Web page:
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Looking ahead – what China’s comprehensive reforms mean for New Zealand

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    HE Ambassador Wang Lutong delivering     his first major speech since he took office.     Image from http://www.victoria.ac.nz/chinaresearchcentre/
HE Ambassador Wang Lutong delivering
his first major speech since he took office.
Image from http://www.victoria.ac.nz/chinaresearchcentre/

Chinese Ambassador Wang Lutong recently (11 Apr, 2014) gave a speech to a full house at the University of Wellington.

This was His Excellency Ambassador Wang’s first public address since taking office in Wellington and he thanked the New Zealand Contemporary China Research Centre and NZ Institute of International Affairs for inviting him to discuss China’s development and also China-NZ relations.  He apologised for not speaking publicly before but repeated an old Chinese saying – “No investigation, no say”, meaning that until he had learned something of NZ and had a comprehensive understanding of homeland and host country, he had not commented until he felt that such preparation had become the foundation for carrying out his duties.

This foundation has been well and truly achieved:  Ambassador Wang, since his arrival five months ago, has met many cabinet ministers, parliamentarians and business leaders as well as having been interviewed by the NZ Herald.  He explained then that he intended to visit as much of New Zealand as possible and has since been to Auckland, Canterbury and Dunedin and interacted with many people from all walks of life. He considers that this has made him realise that the present bilateral relations have brought tangible benefits to both countries with closer people-to-people ties.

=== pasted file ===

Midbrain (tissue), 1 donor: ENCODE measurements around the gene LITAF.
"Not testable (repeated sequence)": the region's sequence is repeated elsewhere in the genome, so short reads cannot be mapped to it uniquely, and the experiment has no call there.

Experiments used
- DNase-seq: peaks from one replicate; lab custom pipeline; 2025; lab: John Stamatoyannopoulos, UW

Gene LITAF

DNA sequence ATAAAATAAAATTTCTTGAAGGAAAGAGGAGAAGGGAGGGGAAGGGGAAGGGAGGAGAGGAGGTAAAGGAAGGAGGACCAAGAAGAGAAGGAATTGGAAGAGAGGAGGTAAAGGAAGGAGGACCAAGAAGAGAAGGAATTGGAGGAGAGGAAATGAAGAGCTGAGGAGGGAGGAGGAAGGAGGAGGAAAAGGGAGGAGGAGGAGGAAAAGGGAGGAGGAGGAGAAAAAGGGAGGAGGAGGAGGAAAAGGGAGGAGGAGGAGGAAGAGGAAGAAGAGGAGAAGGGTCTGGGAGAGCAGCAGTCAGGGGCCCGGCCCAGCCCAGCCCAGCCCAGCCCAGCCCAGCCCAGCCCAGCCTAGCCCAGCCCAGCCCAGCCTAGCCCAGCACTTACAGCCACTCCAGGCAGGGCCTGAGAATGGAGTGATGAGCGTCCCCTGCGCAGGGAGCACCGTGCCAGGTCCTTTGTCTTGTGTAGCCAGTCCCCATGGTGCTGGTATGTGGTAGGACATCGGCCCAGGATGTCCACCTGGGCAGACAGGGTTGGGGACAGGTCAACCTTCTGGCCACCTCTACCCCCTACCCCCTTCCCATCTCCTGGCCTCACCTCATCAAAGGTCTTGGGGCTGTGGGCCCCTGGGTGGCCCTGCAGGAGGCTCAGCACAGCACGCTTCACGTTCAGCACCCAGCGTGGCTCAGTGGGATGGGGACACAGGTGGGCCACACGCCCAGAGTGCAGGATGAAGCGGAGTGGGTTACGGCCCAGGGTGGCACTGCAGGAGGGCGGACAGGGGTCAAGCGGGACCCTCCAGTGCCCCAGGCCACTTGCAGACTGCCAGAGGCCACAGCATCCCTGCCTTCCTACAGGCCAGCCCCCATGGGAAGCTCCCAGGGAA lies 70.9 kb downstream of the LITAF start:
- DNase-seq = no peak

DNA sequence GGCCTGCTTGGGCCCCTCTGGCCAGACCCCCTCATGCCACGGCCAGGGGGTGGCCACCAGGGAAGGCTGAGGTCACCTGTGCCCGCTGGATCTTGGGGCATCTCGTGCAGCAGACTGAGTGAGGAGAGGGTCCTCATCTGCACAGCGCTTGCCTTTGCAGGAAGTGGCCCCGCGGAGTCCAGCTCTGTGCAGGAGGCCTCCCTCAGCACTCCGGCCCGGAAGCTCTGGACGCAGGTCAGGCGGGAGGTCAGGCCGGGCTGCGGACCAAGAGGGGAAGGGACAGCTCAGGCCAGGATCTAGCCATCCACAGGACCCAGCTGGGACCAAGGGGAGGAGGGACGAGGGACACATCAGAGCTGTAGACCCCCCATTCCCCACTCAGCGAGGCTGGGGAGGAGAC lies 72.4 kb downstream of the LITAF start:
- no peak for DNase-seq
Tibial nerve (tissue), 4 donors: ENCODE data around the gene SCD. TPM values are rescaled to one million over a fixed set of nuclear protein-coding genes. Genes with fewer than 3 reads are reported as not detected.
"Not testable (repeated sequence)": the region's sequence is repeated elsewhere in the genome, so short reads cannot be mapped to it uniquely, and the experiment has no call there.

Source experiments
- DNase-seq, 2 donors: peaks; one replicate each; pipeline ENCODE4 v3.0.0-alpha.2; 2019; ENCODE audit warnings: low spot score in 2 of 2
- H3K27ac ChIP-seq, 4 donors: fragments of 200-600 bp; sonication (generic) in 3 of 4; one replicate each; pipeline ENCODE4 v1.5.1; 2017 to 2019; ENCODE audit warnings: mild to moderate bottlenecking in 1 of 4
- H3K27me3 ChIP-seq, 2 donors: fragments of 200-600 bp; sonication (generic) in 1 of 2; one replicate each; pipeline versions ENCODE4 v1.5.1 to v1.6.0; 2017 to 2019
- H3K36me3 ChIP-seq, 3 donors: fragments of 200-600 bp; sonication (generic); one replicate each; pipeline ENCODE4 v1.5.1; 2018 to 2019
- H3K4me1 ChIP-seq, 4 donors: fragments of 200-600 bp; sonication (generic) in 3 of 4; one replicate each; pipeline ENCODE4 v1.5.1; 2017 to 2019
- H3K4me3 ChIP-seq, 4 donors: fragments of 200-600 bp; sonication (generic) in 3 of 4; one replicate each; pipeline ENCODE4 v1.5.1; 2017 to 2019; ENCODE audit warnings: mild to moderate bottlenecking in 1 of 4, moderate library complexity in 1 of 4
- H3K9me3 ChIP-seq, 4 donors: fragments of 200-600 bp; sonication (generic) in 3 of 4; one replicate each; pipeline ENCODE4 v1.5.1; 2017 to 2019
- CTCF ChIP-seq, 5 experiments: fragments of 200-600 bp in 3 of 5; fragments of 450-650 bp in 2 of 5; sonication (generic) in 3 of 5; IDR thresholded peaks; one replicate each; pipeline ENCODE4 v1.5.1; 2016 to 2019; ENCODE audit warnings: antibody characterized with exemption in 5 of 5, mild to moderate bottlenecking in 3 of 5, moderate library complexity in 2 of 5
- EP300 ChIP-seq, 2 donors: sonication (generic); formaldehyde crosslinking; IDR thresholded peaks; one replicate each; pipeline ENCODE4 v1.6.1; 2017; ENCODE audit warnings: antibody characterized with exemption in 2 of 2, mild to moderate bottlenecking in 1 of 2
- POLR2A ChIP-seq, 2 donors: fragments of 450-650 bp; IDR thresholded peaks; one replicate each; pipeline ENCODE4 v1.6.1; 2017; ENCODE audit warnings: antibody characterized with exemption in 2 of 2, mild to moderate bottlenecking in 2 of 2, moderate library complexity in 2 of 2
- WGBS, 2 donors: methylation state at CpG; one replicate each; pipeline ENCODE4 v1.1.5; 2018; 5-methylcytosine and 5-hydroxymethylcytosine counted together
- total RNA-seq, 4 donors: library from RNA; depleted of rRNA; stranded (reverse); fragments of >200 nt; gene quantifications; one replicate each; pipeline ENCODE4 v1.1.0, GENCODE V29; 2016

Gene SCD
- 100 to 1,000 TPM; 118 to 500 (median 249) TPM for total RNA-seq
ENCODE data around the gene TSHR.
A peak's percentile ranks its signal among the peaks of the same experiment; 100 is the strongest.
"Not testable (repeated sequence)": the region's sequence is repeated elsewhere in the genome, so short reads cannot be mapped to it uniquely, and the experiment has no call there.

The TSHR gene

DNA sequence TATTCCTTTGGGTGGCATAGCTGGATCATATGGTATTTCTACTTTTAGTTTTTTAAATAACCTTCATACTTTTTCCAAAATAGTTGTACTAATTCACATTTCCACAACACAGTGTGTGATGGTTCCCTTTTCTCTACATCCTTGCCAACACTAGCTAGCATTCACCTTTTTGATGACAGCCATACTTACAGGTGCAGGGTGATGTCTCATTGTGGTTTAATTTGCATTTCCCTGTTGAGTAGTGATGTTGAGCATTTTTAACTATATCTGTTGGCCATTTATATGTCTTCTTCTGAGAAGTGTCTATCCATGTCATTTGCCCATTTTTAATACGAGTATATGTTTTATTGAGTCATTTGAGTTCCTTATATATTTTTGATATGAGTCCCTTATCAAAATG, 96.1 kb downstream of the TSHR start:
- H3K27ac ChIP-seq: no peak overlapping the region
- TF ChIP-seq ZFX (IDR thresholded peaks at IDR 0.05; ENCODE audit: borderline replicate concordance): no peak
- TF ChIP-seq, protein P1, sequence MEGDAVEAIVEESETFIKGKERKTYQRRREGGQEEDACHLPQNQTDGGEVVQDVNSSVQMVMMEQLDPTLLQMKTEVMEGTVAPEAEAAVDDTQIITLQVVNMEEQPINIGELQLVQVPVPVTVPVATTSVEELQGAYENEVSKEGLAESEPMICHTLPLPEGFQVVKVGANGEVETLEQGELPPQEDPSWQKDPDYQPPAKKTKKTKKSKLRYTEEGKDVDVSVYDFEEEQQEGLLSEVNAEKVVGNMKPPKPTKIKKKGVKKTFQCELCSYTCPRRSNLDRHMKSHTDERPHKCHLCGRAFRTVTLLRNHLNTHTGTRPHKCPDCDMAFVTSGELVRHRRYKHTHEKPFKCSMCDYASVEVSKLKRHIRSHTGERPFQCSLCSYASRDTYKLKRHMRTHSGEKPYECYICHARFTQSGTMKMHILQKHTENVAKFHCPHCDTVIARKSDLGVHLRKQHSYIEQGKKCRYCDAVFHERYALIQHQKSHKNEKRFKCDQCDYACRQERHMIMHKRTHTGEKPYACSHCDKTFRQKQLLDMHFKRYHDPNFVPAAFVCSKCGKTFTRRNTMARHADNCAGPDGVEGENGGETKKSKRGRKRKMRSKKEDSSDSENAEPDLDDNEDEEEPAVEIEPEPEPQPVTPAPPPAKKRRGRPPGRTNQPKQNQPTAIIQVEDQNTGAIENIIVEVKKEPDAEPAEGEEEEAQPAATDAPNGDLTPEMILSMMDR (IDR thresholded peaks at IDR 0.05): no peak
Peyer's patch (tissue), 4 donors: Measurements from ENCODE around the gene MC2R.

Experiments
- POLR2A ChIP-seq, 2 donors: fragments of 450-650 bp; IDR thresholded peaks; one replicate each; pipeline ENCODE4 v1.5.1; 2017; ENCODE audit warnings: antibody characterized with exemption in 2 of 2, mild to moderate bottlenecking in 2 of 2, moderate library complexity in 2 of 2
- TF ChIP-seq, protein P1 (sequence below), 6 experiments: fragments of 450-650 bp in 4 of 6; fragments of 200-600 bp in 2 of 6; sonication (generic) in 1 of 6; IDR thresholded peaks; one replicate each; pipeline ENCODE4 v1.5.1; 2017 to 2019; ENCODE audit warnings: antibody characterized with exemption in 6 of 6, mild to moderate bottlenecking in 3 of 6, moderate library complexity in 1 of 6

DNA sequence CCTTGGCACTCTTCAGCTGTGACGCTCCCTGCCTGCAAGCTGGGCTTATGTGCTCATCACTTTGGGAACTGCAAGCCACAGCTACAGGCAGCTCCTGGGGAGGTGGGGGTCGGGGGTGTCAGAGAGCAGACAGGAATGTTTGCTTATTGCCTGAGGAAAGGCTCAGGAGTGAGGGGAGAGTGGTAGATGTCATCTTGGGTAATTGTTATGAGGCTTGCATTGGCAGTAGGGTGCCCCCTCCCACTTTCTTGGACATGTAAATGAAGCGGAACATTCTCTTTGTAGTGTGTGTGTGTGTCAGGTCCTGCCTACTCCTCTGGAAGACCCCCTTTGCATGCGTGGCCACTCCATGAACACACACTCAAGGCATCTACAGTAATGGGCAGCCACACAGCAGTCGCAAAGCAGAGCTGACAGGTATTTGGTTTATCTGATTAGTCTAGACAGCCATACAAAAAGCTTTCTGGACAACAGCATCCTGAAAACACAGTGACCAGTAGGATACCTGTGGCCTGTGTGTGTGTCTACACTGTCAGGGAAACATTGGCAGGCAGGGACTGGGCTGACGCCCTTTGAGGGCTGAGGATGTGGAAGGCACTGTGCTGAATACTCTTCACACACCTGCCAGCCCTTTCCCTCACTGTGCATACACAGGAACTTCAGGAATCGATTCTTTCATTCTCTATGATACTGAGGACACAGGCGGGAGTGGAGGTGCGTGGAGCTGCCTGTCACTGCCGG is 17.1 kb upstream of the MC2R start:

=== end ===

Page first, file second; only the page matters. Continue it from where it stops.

Ambassador Mr Wang had accompanied Prime Minister Key on his fourth visit to China – a visit that attracted great attention.  He considers that the visit was made at an opportune moment, when two sessions (of the CPC and the CPPCC) had just concluded, making John Key the first prime minister to learn of the Government’s future plans for the following five years.  Our Prime Minister was also the first invited world leader to meet the new Chinese leadership and Ambassador Wang emphasised that this quickly established a very good working relationship between them.

He said that China has grown to become NZ’s largest trading partner in 2013 and new goals are being set now, ensuring that economic and trade relations, food safety and specific economic and trade problems might be resolved.  Prime Minister Key later joined President Xi Jinping with other world leaders for the Third Nuclear Security Summit.  China will host Conference on Interaction and Confidence Building Measures in Asia (CICA) and Asia-Pacific Economic Cooperation (APEC) meetings and the G20 Summit will be held in November, 2014, in Australia giving New Zealand a rare chance to attend for the first time.  Mr Key also attended a private dinner with President Xi Jinping – the first for over 20 years.  Mr Wang agreed with NZ Herald journalist  Fran O’Sullivan who commented: “A presidential invitation is a sign that China sees NZ not just as a trading partner but as a member of the family”.

The new agenda also set the NZ dollar as the sixth currency to trade directly with the RMB – a significant step after the NZ-China Free Trade Agreement, opening a new chapter in investment and financial co-operation.

Ambassador Wang then declared that China’s development has directly benefited from consistent reform and an opening-up policy for over 30 years and a new path of modernisation and peaceful development has been tirelessly pursued. This had benefited not only the people of China but also the peoples of the world.  China’s new season of reform is one of better quality and higher efficiency.  However, President Xi Jinping has said, ”The tasty meat has been eaten up and what’s left are the tough bones that are hard to chew”.